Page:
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Bono Says G-8 Behind On Aid To Africa

The world's biggest industrial countries are failing to keep up with financial promises they made to Africa, rocker-activist Bono said Tuesday, calling a new progress report "a cold shower" for the Group of Eight.

G-8 members in 2004-2006 contributed less than half the amount needed to make good on promises to double Africa aid to $50 billion by 2010, according to a report released by DATA Debt, AIDS, Trade, Africa an advocacy group founded by Bono, the 47-year-old frontman for Irish band U2.

"The G-8 are sleepwalking into a crisis of credibility. I know the DATA report will feel like a cold shower, but I hope it will wake us all up," he said.

Bono is urging German Chancellor Angela Merkel, who chairs a G-8 summit in Germany next month, to ensure that members contribute what they said they would.

The report shows the G-8 increased aid by $2.3 billion but says they need to increase aid by an additional $3.1 billion to substantially help the people of Africa.

Photos: Bono
"These statistics are not just numbers on a page," Bono said. "They are people begging for their lives, for two pills a day, a mother begging to immunize her children, a child begging not to become a mother at the age of 12."

The DATA report said aid money that does arrive has an effect. "Every day 1,450 Africans living with AIDS are put on lifesaving drugs," the organization said, and 20 million African children are going to school for the first time, thanks in part to debt cancellations and aid increases.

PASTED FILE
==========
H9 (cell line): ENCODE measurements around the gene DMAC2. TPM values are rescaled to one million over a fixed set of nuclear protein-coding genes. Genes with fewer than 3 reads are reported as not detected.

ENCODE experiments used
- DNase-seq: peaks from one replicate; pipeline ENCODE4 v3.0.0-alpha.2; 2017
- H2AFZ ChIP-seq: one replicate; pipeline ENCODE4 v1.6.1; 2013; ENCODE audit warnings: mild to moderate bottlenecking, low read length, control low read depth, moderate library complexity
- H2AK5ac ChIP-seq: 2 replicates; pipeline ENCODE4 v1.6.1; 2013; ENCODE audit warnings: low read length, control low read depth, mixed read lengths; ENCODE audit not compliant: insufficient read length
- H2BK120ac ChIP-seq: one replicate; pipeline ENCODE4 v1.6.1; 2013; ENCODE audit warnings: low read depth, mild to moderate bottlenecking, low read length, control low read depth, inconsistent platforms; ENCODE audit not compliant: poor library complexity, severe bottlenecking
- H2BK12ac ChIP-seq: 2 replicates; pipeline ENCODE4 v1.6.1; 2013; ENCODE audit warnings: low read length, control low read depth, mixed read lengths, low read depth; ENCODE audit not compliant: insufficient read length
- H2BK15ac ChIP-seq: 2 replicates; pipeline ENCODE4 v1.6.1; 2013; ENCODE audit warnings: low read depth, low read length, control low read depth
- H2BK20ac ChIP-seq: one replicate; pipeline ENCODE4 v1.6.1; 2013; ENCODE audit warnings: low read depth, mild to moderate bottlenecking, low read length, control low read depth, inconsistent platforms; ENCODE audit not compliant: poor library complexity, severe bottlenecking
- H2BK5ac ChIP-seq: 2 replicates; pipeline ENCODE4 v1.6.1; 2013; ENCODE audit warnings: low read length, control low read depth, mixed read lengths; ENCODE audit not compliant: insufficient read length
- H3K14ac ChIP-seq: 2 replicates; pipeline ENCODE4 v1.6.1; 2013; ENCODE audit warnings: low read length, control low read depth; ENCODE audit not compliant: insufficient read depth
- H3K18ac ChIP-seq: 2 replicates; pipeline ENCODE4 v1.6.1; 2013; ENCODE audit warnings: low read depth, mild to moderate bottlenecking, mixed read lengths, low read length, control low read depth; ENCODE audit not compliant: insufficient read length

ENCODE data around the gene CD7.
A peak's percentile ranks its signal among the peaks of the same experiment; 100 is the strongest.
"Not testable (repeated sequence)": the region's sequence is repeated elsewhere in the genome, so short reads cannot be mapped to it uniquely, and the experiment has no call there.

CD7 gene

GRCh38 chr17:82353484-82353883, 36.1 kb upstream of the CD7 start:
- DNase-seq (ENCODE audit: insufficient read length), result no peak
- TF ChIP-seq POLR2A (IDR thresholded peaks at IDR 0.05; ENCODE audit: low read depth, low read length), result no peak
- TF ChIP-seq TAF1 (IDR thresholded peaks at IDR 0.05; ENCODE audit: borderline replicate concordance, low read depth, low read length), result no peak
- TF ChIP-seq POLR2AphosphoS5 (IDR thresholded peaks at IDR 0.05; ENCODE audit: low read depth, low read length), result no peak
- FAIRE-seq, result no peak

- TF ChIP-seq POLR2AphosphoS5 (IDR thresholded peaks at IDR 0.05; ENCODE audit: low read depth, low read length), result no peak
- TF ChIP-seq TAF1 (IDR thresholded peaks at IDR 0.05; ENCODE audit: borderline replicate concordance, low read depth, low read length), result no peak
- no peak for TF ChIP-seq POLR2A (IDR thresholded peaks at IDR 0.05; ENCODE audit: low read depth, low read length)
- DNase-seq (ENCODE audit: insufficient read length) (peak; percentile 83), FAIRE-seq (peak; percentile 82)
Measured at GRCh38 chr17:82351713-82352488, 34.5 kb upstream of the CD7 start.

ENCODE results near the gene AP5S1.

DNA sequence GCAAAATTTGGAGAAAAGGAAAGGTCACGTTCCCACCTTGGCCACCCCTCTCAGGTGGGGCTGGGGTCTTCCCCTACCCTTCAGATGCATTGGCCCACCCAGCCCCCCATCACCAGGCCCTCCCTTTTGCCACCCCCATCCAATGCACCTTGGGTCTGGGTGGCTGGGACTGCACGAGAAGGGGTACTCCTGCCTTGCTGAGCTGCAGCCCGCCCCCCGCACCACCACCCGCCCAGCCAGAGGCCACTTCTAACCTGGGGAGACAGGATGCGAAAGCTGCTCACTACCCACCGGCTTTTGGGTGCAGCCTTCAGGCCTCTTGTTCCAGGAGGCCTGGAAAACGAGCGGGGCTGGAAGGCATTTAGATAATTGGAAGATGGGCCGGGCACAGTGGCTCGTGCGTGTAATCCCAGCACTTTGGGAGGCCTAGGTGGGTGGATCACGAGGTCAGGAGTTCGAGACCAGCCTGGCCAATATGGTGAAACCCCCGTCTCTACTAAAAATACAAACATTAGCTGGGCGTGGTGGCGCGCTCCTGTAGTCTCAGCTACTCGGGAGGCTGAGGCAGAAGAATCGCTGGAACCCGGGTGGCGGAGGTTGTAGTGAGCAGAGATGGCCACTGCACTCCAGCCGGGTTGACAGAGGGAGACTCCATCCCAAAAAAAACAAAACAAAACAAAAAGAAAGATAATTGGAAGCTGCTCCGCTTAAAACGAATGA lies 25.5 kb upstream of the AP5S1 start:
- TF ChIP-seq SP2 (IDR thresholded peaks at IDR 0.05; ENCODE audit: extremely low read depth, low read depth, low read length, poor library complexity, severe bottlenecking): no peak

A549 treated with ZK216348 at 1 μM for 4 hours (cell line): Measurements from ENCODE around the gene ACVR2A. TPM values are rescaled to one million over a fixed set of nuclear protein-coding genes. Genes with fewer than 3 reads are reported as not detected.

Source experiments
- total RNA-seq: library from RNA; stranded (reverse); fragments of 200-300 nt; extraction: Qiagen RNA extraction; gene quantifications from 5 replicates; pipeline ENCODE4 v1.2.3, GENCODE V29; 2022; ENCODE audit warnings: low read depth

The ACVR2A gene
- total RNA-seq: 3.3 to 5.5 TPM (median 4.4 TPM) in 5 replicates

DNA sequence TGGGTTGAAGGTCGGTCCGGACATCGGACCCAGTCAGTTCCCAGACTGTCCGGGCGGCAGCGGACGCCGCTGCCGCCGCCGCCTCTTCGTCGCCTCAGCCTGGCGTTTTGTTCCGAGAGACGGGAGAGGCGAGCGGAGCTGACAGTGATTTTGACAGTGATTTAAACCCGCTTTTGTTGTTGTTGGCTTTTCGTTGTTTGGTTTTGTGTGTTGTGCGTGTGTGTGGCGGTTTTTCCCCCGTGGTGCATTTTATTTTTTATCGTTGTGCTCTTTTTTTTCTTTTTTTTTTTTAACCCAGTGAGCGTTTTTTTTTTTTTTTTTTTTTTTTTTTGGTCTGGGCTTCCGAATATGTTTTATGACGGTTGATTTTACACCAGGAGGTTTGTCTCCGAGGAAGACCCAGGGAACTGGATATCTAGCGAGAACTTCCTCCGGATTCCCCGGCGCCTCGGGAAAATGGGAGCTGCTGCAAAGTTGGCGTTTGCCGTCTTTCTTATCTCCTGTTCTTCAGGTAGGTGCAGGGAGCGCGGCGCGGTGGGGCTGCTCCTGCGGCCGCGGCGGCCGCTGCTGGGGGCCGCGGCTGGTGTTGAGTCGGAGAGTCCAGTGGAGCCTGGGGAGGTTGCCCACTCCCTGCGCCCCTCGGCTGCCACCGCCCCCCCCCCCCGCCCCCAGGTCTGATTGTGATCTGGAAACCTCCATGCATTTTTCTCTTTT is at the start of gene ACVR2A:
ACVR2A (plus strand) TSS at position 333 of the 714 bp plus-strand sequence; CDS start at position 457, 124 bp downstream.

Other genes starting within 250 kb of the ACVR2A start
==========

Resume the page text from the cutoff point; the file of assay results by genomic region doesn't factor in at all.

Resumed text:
Still, Bono warns that insufficient increases in aid could reverse progress already made. DATA says the G-8 must contribute $7.4 billion this year alone to reach its goal. If Germany makes good on its promises to help Africa, he said, the other G-8 members will do the same. Britain and Japan have contributed most of the aid increase so far, it said.

Traveling later to European Union headquarters in Brussels, Belgium, Bono scolded France, Italy and other nations for using debt cancellation to mask cuts in regular aid payments to Africa.

"Debt cancellation has been used to hype the figures," he told reporters. "We don't want those one-off payments to provide a smoke screen to actual drops in aid."

European Commission President Jose Manuel Barroso pledged to use his influence to lobby G-8 members to meet aid commitments. "As a European I cannot accept that the great and the richest of the world do not respect the promises to the poorest of the world."

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